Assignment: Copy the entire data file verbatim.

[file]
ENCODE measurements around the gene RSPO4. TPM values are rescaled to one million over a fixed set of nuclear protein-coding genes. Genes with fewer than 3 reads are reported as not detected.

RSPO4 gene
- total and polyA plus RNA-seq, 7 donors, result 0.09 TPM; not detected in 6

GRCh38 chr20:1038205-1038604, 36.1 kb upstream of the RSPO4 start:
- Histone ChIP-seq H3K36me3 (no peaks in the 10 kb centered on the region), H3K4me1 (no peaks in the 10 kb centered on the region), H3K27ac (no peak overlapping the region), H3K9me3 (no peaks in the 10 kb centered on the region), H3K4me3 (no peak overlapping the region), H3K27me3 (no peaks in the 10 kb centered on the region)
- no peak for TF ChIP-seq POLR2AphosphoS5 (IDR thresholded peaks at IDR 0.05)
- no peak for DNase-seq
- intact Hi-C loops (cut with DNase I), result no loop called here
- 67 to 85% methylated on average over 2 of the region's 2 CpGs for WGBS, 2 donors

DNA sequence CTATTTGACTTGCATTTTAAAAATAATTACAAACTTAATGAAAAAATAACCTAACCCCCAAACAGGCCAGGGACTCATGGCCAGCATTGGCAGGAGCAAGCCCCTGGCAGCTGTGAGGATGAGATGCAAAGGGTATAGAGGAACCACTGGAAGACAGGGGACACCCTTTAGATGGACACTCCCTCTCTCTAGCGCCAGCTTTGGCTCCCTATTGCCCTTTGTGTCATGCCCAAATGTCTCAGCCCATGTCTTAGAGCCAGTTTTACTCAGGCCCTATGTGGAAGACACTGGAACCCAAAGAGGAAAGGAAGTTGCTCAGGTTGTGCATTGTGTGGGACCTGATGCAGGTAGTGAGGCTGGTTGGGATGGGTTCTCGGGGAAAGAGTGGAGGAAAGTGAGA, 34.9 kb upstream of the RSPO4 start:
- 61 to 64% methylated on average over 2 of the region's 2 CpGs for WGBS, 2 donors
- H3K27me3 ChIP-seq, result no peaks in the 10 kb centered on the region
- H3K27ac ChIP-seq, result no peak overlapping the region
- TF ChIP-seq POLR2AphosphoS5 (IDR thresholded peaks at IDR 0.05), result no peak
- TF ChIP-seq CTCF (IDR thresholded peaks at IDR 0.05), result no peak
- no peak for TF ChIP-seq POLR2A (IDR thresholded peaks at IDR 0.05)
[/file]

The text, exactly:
ENCODE measurements around the gene RSPO4. TPM values are rescaled to one million over a fixed set of nuclear protein-coding genes. Genes with fewer than 3 reads are reported as not detected.

RSPO4 gene
- total and polyA plus RNA-seq, 7 donors, result 0.09 TPM; not detected in 6

GRCh38 chr20:1038205-1038604, 36.1 kb upstream of the RSPO4 start:
- Histone ChIP-seq H3K36me3 (no peaks in the 10 kb centered on the region), H3K4me1 (no peaks in the 10 kb centered on the region), H3K27ac (no peak overlapping the region), H3K9me3 (no peaks in the 10 kb centered on the region), H3K4me3 (no peak overlapping the region), H3K27me3 (no peaks in the 10 kb centered on the region)
- no peak for TF ChIP-seq POLR2AphosphoS5 (IDR thresholded peaks at IDR 0.05)
- no peak for DNase-seq
- intact Hi-C loops (cut with DNase I), result no loop called here
- 67 to 85% methylated on average over 2 of the region's 2 CpGs for WGBS, 2 donors

DNA sequence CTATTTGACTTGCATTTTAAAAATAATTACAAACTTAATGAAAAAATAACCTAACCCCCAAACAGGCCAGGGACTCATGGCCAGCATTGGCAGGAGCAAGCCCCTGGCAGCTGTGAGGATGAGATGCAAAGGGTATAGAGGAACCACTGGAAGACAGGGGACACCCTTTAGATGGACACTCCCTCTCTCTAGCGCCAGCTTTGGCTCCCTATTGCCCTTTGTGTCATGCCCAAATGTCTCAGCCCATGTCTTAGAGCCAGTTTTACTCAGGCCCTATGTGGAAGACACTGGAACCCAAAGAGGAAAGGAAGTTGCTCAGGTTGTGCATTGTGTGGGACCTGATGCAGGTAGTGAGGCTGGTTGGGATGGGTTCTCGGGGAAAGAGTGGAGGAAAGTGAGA, 34.9 kb upstream of the RSPO4 start:
- 61 to 64% methylated on average over 2 of the region's 2 CpGs for WGBS, 2 donors
- H3K27me3 ChIP-seq, result no peaks in the 10 kb centered on the region
- H3K27ac ChIP-seq, result no peak overlapping the region
- TF ChIP-seq POLR2AphosphoS5 (IDR thresholded peaks at IDR 0.05), result no peak
- TF ChIP-seq CTCF (IDR thresholded peaks at IDR 0.05), result no peak
- no peak for TF ChIP-seq POLR2A (IDR thresholded peaks at IDR 0.05)